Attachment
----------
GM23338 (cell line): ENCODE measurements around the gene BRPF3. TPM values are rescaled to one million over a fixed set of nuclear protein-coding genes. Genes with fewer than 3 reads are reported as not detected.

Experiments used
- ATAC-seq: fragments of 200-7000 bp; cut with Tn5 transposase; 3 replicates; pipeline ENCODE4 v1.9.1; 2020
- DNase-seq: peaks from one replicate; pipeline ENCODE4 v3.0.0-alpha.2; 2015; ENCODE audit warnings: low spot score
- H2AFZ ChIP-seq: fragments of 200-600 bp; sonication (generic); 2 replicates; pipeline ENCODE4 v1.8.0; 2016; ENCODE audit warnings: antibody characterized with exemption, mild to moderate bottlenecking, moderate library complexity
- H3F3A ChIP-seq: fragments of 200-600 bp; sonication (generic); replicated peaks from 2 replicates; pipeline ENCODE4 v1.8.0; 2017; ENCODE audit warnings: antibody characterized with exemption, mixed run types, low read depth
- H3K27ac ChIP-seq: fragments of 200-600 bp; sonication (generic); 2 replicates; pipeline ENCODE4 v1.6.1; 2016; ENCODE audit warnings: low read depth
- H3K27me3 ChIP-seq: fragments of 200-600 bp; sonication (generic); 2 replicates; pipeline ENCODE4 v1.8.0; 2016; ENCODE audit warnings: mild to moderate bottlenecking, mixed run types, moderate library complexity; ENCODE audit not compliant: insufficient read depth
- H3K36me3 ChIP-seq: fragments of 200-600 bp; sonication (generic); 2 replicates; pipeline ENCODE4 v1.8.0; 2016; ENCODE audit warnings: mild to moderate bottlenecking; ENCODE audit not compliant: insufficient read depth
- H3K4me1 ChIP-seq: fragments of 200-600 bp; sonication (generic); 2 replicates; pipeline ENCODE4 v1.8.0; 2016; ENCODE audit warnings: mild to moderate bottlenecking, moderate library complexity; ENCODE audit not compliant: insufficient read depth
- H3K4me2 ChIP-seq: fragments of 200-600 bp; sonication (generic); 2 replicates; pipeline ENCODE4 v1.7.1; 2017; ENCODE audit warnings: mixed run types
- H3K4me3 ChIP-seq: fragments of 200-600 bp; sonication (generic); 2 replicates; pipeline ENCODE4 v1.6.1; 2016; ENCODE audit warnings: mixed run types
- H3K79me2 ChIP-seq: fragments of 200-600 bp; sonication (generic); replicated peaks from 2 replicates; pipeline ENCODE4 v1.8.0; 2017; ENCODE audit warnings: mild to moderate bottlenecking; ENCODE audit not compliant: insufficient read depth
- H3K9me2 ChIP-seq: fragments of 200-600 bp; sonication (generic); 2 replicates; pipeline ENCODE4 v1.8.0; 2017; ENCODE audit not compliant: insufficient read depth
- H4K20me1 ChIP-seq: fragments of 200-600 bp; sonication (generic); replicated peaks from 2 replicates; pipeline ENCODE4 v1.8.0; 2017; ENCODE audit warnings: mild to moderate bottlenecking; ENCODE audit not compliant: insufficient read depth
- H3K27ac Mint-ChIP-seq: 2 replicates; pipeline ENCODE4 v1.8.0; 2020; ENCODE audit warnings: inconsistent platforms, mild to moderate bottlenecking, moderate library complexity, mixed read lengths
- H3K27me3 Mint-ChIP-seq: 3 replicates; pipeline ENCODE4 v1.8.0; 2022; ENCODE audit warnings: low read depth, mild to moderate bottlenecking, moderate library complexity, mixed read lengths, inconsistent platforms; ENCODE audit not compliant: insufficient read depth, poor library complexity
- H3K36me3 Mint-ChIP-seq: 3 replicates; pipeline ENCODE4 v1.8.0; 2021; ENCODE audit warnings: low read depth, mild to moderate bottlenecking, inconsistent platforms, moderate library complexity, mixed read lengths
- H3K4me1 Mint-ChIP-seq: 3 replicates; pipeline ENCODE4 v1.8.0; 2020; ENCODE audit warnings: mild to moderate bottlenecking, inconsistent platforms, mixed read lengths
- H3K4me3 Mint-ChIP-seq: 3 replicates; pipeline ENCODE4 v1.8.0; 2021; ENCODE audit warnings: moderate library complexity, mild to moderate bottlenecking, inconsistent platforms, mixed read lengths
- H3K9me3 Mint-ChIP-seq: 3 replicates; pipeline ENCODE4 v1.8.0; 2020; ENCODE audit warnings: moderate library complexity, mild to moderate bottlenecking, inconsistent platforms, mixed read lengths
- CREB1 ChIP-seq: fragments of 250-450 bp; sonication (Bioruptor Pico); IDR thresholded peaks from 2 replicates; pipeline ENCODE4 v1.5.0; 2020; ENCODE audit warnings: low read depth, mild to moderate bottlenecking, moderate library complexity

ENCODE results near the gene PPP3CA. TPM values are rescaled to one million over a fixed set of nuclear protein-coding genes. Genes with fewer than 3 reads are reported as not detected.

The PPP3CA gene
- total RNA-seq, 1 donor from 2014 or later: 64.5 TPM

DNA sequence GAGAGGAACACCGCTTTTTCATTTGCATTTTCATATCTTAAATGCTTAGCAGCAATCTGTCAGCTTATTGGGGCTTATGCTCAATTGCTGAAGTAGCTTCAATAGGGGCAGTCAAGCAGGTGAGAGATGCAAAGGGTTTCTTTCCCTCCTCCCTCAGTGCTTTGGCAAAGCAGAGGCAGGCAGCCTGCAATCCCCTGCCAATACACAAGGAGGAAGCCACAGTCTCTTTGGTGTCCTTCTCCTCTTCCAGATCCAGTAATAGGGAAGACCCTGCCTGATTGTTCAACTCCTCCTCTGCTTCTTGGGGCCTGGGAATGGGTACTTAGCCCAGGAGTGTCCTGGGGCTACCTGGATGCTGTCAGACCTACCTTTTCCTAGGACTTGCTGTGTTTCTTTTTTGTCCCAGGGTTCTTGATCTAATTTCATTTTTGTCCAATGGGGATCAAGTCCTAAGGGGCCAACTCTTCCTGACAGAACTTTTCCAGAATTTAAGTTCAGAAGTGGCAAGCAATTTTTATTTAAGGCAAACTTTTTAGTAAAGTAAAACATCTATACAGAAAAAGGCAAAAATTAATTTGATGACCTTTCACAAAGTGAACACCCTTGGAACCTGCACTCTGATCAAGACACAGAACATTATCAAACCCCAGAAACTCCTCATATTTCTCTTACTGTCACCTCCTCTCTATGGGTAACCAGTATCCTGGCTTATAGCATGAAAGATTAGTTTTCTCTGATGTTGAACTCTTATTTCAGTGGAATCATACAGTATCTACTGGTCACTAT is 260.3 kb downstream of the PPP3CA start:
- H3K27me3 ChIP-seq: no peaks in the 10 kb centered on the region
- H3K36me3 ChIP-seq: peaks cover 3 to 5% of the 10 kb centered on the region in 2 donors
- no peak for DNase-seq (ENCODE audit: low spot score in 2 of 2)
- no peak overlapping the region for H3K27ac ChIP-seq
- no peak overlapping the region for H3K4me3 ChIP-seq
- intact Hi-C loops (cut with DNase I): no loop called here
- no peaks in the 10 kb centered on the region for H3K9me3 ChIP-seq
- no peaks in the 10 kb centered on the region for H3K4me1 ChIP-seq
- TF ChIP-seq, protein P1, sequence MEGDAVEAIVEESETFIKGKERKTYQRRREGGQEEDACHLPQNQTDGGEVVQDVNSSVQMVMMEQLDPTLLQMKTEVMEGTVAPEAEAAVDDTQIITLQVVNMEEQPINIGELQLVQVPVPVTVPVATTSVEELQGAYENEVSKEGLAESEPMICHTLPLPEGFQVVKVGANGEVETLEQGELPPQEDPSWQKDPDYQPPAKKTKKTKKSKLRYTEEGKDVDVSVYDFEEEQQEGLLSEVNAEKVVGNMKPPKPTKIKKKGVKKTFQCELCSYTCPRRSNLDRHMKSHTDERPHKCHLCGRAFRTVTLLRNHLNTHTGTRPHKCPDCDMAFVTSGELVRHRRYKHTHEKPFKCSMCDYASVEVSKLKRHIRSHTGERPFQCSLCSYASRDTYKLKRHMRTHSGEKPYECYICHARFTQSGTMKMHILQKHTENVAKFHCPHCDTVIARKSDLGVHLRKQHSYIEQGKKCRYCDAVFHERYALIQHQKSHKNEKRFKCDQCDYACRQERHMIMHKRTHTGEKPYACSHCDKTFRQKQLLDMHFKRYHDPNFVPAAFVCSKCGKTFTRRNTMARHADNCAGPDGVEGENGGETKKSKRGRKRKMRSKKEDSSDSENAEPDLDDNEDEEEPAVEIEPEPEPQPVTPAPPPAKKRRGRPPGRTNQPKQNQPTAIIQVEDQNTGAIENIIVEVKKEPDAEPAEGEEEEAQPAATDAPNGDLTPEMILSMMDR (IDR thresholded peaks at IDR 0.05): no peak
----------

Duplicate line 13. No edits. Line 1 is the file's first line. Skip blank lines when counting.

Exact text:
- H3K79me2 ChIP-seq: fragments of 200-600 bp; sonication (generic); replicated peaks from 2 replicates; pipeline ENCODE4 v1.8.0; 2017; ENCODE audit warnings: mild to moderate bottlenecking; ENCODE audit not compliant: insufficient read depth